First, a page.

- Apr 17, 2009
China's governance hinges on their theory of 'stability and harmony'.SYSTEMS CLASH
There was always a question mark over China's commitment to the 'one country, two systems' formula for Hong Kong. The current turmoil in the former British colony shows that large sections of the people there are increasingly suspicious of Beijing's plans for governing it. It started as an angry reaction to the 'white paper' on Hong Kong that Beijing released in June. "The high degree of autonomy enjoyed by Hong Kong," the document says, "is subject to the central government's authorization." It so alarmed pro-democracy activists in Hong Kong that they threatened to shut the city with an 'Occupy Central' programme. The document, they fear, is the death warrant of the rule of law and the freedoms that they enjoyed and that the people in the Chinese mainland are denied. The white paper's reiteration that Beijing has "complete jurisdiction" over the territory is also seen as a warning to pro-democracy groups. All this has come in the midst of a popular demand that the people be allowed to directly elect Hong Kong's chief executive in the next elections due in 2017. At present, the chief executive is elected by the territory's legislature only from a panel of candidates chosen by Beijing.
How he handles the situation in Hong Kong will be a crucial test for Xi Jinping, China's new leader. While he has moved faster on further liberalizing the economy, Mr Xi has shown no love for democratic politics. Beijing's responses so far to issues relating to Hong Kong also suggest a hard approach. It is no secret that last weekend's protests against the 'Occupy Central' programme had been stage-managed by Beijing. But Beijing cannot afford to let the situation in Hong Kong get out of its control. A continuing crisis in Hong Kong can damage its reputation as a major international financial centre. The blame for that will rest more with Beijing than with the pro-democracy groups. It is unlikely that Mr Xi will use a strategy in Hong Kong that will hurt China's vital economic interests. At the same time, China's image will be battered if it tramples on Hong Kong's democracy stir. Beijing has too many problems with its neighbours, such as Japan, Vietnam and the Philippines, to want fresh troubles at home. What it does in Hong Kong may also have an impact on Beijing's ties with Taiwan. But most important, the struggle for democracy in Hong Kong will inspire dissenters in the Chinese mainland.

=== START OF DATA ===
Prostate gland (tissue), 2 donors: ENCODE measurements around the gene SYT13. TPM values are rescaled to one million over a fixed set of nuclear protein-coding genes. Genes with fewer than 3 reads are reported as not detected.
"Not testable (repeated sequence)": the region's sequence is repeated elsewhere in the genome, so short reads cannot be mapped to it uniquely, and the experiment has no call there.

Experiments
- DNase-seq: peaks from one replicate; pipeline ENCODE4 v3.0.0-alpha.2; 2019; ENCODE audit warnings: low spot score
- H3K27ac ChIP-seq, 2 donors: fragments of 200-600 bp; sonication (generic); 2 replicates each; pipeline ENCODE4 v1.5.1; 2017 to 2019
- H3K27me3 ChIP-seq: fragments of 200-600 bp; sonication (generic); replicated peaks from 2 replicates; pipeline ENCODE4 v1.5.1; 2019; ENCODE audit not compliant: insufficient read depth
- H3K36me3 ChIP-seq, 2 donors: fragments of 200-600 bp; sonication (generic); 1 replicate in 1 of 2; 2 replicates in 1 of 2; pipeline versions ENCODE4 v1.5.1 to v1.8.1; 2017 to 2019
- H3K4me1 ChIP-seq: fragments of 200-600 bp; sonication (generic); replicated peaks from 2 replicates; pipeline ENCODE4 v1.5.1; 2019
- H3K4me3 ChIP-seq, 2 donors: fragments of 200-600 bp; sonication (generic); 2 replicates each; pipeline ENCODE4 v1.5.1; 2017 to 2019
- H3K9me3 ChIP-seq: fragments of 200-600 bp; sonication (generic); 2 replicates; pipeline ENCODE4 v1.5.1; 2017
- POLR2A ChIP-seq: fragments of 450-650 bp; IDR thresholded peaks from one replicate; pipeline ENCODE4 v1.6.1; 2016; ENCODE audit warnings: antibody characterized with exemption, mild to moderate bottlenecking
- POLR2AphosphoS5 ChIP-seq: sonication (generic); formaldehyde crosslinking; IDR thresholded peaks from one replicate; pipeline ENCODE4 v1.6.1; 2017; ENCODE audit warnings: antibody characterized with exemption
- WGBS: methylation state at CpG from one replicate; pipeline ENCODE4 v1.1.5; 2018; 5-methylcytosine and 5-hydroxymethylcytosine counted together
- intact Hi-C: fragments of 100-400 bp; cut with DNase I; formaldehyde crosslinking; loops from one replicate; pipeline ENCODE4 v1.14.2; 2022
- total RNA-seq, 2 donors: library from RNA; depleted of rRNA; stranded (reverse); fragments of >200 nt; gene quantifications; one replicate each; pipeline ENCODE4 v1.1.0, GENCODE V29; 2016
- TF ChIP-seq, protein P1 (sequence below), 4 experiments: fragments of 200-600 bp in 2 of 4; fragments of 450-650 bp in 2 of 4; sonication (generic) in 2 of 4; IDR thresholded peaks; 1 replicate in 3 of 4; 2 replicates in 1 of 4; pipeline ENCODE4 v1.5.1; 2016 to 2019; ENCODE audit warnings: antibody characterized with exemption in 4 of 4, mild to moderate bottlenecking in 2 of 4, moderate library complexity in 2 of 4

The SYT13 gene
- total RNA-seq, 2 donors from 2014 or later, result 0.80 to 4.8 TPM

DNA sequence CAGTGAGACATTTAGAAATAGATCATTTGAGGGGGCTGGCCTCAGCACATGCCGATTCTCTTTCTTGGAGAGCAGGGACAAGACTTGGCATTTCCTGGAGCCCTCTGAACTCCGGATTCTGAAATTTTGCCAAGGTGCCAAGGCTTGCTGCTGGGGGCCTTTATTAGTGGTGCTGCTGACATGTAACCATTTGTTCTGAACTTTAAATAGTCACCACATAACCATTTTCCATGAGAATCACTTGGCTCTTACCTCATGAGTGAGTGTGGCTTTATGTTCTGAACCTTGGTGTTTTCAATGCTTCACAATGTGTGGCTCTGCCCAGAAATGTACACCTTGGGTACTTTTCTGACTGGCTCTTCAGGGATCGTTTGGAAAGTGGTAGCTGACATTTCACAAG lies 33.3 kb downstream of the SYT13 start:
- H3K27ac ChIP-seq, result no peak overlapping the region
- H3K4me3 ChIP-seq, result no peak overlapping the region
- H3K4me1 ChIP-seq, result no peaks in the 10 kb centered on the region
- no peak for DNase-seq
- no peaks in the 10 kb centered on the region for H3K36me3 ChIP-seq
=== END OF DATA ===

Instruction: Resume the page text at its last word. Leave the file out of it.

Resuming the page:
To that aim, China goes to all limits to ensure it.
However, the 'one country, two systems' formula is charged with contradictions that is leading to disharmony and chaos. This is dangerous for China, more so, if the same spreads to other parts of China where affluence is rampant.
There is a feeling that the industrious South is burdened by the 'unproductive North'.
And the feeling of one Chinese, randomly picked:Cultural Divide in China
Before coming to China I, like most of my friends and relatives back in the United States, assumed it was one huge, homogenous chunk of land where everyone spoke "Chinese," looked "Chinese," and shared a common culture and history.
Living on-and-off in China since 2007 and traveling throughout much of the country, I can resolutely say that notion is false. Just like in the United States, each geographic region of Chinais distinct with its own cuisine, culture and in many cases, dialect. Although an overwhelming majority of people, close to 92 percent according to government statistics, are Han Chinese, there are 55 other ethnic groups. Some, like the Uygurs in the extreme northwest, look nothing like the image of the "typical" Chinese person that was burned into my mind before coming.